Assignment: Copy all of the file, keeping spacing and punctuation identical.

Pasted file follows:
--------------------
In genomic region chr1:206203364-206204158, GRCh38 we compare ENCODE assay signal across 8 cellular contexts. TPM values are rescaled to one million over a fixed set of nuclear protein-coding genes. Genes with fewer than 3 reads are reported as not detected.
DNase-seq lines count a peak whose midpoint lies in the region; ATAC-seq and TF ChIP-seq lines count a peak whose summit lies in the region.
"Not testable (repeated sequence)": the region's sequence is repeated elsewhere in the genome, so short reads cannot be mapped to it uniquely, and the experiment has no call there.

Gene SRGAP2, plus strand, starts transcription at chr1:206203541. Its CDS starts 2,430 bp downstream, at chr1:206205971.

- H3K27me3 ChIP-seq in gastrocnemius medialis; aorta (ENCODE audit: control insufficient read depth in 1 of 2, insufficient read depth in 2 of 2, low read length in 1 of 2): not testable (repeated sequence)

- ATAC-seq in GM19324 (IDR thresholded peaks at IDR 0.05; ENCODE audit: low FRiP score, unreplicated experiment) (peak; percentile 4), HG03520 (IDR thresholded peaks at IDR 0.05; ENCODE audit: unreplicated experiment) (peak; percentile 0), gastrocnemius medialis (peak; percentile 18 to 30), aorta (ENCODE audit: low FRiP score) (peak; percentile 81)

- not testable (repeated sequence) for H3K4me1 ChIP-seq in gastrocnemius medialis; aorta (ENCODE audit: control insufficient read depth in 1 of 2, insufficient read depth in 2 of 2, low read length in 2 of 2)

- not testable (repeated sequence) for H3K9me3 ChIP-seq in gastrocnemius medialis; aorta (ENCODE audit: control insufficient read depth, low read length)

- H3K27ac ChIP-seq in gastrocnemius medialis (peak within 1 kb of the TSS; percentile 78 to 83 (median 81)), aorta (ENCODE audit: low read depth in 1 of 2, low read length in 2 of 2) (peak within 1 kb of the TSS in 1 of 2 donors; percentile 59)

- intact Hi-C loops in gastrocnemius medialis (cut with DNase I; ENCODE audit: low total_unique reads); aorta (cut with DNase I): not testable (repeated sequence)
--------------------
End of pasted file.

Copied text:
In genomic region chr1:206203364-206204158, GRCh38 we compare ENCODE assay signal across 8 cellular contexts. TPM values are rescaled to one million over a fixed set of nuclear protein-coding genes. Genes with fewer than 3 reads are reported as not detected.
DNase-seq lines count a peak whose midpoint lies in the region; ATAC-seq and TF ChIP-seq lines count a peak whose summit lies in the region.
"Not testable (repeated sequence)": the region's sequence is repeated elsewhere in the genome, so short reads cannot be mapped to it uniquely, and the experiment has no call there.

Gene SRGAP2, plus strand, starts transcription at chr1:206203541. Its CDS starts 2,430 bp downstream, at chr1:206205971.

- H3K27me3 ChIP-seq in gastrocnemius medialis; aorta (ENCODE audit: control insufficient read depth in 1 of 2, insufficient read depth in 2 of 2, low read length in 1 of 2): not testable (repeated sequence)

- ATAC-seq in GM19324 (IDR thresholded peaks at IDR 0.05; ENCODE audit: low FRiP score, unreplicated experiment) (peak; percentile 4), HG03520 (IDR thresholded peaks at IDR 0.05; ENCODE audit: unreplicated experiment) (peak; percentile 0), gastrocnemius medialis (peak; percentile 18 to 30), aorta (ENCODE audit: low FRiP score) (peak; percentile 81)

- not testable (repeated sequence) for H3K4me1 ChIP-seq in gastrocnemius medialis; aorta (ENCODE audit: control insufficient read depth in 1 of 2, insufficient read depth in 2 of 2, low read length in 2 of 2)

- not testable (repeated sequence) for H3K9me3 ChIP-seq in gastrocnemius medialis; aorta (ENCODE audit: control insufficient read depth, low read length)

- H3K27ac ChIP-seq in gastrocnemius medialis (peak within 1 kb of the TSS; percentile 78 to 83 (median 81)), aorta (ENCODE audit: low read depth in 1 of 2, low read length in 2 of 2) (peak within 1 kb of the TSS in 1 of 2 donors; percentile 59)

- intact Hi-C loops in gastrocnemius medialis (cut with DNase I; ENCODE audit: low total_unique reads); aorta (cut with DNase I): not testable (repeated sequence)